Scientists have recorded a major shift in the ranges of many bird species that they attribute to global warming. Recent studies suggest that by the year 2100, there will no longer be oriole birds in Maryland.
Increases in temperature affect when and how birds perform certain behaviors. Many bird species use changes in weather as cues to migrate or nest; so as our region steadily gets warmer, birds begin to fly north or mate earlier in the year than they used to. Depending on the adaptability of the species, these behaviors may fall out of sync with the availability of food sources, which could lead to drastic population declines.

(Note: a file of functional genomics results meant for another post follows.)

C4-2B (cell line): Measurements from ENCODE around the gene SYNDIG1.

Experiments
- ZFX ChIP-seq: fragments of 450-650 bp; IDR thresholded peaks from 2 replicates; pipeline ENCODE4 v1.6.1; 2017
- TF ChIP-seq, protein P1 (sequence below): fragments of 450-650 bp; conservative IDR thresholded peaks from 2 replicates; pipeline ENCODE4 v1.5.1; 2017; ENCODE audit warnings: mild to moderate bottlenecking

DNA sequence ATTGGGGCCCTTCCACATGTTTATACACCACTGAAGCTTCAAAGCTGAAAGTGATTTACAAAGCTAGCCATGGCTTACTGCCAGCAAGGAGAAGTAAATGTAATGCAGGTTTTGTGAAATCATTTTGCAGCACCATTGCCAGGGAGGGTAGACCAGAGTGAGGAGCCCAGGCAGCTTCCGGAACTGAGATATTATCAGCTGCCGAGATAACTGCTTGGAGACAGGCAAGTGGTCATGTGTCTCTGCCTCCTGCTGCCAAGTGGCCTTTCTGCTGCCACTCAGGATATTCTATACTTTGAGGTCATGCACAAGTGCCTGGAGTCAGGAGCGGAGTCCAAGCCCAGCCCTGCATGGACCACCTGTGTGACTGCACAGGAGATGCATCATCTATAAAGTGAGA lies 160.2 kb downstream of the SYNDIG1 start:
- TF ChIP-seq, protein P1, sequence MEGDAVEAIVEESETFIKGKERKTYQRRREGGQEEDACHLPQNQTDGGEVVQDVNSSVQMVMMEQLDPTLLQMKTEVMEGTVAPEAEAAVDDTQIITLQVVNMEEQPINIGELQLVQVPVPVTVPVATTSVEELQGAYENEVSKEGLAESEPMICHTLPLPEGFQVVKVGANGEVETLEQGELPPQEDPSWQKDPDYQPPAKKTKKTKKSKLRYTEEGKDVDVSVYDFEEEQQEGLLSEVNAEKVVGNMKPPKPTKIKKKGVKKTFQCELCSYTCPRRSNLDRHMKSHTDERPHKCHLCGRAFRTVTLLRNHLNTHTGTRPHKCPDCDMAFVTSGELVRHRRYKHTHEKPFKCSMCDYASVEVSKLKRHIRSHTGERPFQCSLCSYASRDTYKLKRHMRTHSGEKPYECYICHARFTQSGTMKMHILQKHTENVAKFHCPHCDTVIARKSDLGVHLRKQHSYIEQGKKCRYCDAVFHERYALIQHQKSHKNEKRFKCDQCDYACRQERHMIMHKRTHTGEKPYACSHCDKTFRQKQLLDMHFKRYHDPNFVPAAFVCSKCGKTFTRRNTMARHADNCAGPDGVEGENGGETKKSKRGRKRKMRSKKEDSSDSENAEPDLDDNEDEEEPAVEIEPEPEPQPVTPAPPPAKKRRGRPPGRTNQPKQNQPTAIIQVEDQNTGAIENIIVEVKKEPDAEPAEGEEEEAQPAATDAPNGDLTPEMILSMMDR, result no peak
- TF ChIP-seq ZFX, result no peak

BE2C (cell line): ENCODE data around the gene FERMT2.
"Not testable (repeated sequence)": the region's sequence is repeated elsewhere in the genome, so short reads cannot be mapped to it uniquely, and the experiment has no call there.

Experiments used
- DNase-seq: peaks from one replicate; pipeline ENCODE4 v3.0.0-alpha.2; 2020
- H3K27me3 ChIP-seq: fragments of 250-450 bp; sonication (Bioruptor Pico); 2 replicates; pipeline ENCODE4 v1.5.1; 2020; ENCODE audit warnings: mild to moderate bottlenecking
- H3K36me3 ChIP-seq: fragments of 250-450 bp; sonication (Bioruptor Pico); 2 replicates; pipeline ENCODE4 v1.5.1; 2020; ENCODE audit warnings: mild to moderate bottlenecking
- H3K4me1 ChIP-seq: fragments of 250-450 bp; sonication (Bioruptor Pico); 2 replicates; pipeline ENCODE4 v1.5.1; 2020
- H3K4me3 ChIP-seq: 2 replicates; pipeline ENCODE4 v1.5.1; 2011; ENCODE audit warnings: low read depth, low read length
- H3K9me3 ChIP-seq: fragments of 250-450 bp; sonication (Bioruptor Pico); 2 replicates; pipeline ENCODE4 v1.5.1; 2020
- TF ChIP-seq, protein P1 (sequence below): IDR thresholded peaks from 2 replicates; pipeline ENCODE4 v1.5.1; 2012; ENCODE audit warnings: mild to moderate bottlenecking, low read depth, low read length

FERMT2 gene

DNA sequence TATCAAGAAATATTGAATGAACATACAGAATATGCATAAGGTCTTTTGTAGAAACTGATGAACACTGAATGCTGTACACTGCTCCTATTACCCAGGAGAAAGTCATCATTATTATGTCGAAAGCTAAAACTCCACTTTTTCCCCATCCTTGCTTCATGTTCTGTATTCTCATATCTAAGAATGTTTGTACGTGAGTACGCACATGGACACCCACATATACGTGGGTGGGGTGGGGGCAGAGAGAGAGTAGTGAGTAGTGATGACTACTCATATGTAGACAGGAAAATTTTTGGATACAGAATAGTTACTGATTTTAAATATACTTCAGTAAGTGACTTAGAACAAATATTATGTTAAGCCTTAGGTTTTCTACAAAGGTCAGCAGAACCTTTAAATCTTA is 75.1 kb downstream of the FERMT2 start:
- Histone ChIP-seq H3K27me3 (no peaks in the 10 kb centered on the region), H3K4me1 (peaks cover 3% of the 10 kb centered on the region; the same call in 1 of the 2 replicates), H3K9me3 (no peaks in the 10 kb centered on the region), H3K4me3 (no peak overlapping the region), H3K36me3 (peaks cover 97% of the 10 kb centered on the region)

Global warming is also partly responsible for the rise in our sea level because of melting glaciers and polar ice caps. In the Chesapeake Bay area alone, the water level could rise 19 inches over the next 90 years, flooding small islands, threatening essential coastal habitat, and putting migratory waterfowl (like ducks) and shorebirds (like herons) at risk.
The good news is that there are things we can all do to slow down the effects of global warming and protect our natural resources. Visit aqua.org to learn how, or join us at the Aquarium on May 10, 2008 to help celebrate International Migratory Bird Day.